Let me see if I can make it clearer.(adsbygoogle = window.adsbygoogle || []).push({});

Problem 5.5 In David Griffiths “Introduction to Quantum Mechanics” says:

Imagine two non interacting particles, each of mass m, in the infinite square well. If one is in the state psi_{n}and the other in state psi_{m}orthogonal to psi_{n}, calculate < (x_{1}- x_{2})^{2}>, assuming that (a) they are distinguishable particles, (b) they are identical bosons, (c) they are identical fermions.

(a) a^{2}[1/6 – (1/2pi^{2})(1/n^{2}+ 1/m^{2})]

(b) The answer to (a) - (128*a^{2}*m^{2}n^{2}) / (pi^{4}(m^{2}- n^{2})^{4})

But this last term is present only when m,n have opposite parity.

(c) The answer to (a)plusthe term added in (b) with the same stipulation as in (b)

What does this mean? It seams to be saying that all three particles would have the same separation unless their states have opposite parity. Is this correct? Bosons and Fermions would have the same separation unless their states have odd parities? I never heard of this before, how does this work?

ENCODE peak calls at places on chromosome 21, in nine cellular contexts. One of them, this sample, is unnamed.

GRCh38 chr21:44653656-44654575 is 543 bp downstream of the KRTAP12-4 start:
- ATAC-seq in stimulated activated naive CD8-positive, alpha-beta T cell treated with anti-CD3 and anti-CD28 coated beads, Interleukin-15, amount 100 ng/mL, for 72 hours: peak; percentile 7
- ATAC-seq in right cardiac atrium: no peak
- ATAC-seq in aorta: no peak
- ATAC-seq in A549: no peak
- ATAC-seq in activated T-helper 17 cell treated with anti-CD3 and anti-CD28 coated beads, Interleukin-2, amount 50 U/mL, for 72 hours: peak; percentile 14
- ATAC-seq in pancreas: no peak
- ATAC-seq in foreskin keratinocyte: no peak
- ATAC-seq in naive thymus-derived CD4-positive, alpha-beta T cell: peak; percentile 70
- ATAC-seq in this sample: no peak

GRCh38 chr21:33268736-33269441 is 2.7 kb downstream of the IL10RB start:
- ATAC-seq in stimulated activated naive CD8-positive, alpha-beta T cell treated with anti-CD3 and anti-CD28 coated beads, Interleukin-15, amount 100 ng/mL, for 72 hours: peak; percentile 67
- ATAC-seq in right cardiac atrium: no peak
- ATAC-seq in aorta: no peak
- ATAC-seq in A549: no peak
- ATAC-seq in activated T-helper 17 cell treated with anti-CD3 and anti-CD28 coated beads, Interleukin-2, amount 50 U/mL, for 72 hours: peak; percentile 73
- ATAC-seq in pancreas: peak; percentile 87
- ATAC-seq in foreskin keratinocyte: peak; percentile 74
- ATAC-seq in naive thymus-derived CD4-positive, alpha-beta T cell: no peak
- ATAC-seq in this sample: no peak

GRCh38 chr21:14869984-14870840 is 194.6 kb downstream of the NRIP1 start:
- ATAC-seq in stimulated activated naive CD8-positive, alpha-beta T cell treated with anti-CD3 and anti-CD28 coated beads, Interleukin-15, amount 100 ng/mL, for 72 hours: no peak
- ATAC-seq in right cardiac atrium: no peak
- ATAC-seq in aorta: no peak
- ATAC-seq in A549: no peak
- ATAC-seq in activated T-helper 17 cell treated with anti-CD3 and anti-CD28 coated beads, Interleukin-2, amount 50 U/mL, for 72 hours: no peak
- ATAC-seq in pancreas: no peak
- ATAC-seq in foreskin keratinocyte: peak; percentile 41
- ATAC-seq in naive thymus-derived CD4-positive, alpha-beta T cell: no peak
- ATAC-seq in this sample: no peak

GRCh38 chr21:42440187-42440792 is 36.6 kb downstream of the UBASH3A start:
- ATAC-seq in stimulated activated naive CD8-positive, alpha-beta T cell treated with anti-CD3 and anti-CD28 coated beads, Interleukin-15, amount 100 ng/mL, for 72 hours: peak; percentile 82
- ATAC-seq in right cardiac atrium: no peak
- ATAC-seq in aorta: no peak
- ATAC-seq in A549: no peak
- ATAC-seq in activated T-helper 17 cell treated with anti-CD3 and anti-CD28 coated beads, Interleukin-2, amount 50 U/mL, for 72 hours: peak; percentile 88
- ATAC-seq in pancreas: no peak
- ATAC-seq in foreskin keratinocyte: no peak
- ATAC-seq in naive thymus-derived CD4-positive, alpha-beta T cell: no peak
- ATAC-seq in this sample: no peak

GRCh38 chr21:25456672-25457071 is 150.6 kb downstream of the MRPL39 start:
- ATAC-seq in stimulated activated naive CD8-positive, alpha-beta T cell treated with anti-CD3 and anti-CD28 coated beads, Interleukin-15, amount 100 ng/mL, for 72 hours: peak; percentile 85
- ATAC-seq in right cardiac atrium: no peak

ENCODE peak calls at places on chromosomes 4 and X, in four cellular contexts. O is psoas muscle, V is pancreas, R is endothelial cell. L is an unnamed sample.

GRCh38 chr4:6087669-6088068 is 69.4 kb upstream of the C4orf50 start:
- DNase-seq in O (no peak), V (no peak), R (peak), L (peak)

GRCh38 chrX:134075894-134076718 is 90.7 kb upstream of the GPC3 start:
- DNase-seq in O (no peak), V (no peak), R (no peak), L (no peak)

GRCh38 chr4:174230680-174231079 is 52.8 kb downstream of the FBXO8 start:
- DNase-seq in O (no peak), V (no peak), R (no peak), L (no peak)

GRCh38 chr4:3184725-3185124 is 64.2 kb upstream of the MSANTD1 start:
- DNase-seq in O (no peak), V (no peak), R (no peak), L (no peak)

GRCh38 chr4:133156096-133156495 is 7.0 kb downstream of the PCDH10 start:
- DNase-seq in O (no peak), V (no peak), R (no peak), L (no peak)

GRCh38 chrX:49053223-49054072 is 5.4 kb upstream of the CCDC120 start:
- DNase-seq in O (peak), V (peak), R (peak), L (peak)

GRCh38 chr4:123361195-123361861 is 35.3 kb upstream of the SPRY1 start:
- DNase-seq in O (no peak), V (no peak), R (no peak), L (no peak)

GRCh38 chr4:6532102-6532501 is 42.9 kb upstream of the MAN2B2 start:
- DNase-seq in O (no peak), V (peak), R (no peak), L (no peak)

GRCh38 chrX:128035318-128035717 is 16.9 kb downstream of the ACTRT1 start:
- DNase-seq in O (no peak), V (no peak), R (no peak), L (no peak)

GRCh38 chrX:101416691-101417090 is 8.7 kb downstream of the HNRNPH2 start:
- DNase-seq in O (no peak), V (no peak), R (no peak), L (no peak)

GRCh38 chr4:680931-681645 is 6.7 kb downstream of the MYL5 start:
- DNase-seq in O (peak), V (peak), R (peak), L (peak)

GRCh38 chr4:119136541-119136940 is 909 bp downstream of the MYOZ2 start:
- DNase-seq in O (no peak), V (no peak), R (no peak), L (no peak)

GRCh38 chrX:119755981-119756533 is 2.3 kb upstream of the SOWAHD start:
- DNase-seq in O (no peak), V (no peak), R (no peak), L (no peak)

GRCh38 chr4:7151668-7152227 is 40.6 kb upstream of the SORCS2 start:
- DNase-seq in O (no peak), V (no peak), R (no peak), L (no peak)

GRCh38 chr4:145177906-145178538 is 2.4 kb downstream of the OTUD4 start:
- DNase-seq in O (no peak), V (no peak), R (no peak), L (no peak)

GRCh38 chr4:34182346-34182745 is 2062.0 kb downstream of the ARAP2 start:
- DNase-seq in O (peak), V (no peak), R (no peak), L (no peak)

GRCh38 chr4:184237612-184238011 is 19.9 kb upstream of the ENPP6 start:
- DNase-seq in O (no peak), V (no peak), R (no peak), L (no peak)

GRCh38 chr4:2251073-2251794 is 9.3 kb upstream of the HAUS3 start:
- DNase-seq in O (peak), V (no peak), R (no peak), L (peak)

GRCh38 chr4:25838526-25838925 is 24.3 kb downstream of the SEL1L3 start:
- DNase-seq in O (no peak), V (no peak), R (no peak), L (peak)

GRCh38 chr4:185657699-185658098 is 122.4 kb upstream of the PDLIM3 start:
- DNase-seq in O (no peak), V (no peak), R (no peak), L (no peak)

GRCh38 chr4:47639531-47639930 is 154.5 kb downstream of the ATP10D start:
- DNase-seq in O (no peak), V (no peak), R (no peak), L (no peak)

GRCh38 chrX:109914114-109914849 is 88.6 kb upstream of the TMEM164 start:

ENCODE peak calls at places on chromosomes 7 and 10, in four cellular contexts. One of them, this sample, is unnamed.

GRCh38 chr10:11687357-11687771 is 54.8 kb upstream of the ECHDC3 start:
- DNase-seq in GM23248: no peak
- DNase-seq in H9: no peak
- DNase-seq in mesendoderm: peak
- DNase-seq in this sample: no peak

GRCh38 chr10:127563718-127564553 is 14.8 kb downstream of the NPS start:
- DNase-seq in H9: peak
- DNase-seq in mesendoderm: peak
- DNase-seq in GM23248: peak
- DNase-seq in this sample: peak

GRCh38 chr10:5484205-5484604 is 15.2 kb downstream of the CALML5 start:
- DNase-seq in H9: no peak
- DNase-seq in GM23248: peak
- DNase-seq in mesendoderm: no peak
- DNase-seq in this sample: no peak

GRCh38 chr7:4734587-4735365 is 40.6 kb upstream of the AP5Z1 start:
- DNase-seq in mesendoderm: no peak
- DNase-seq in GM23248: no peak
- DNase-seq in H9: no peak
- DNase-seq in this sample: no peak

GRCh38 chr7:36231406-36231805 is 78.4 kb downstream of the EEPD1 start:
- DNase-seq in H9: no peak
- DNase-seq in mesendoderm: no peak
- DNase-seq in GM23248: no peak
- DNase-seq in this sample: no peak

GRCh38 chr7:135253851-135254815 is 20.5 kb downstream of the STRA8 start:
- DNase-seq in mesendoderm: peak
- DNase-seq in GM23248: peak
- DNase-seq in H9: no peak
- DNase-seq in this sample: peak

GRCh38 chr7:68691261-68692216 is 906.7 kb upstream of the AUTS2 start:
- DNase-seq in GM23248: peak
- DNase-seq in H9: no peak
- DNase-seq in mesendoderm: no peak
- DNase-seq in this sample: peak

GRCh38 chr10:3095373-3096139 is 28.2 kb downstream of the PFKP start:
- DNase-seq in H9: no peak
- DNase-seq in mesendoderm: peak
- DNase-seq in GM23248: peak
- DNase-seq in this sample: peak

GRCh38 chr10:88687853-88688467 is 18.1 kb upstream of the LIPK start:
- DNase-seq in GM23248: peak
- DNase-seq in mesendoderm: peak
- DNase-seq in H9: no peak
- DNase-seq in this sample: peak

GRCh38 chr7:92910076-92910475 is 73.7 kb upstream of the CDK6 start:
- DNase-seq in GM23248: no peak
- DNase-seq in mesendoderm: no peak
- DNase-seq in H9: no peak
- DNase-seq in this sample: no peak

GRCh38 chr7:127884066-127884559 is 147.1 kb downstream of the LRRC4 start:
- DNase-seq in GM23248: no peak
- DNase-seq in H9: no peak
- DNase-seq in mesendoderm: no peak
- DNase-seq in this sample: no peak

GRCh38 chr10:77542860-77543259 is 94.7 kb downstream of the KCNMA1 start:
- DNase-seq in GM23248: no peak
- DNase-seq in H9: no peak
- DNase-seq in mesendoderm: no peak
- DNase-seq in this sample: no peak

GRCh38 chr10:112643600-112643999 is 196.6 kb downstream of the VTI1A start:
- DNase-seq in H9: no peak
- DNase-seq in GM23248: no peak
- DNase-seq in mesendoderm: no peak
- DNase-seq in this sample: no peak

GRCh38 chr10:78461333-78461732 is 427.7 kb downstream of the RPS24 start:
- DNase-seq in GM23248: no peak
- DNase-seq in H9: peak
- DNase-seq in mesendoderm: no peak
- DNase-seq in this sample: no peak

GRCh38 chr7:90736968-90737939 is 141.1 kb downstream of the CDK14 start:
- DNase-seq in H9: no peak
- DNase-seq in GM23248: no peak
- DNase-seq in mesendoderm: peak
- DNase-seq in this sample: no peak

**Physics Forums | Science Articles, Homework Help, Discussion**

Dismiss Notice

Join Physics Forums Today!

The friendliest, high quality science and math community on the planet! Everyone who loves science is here!

The friendliest, high quality science and math community on the planet! Everyone who loves science is here!

# Symmetric, antisymmetric and parity

Can you offer guidance or do you also need help?

Draft saved
Draft deleted

**Physics Forums | Science Articles, Homework Help, Discussion**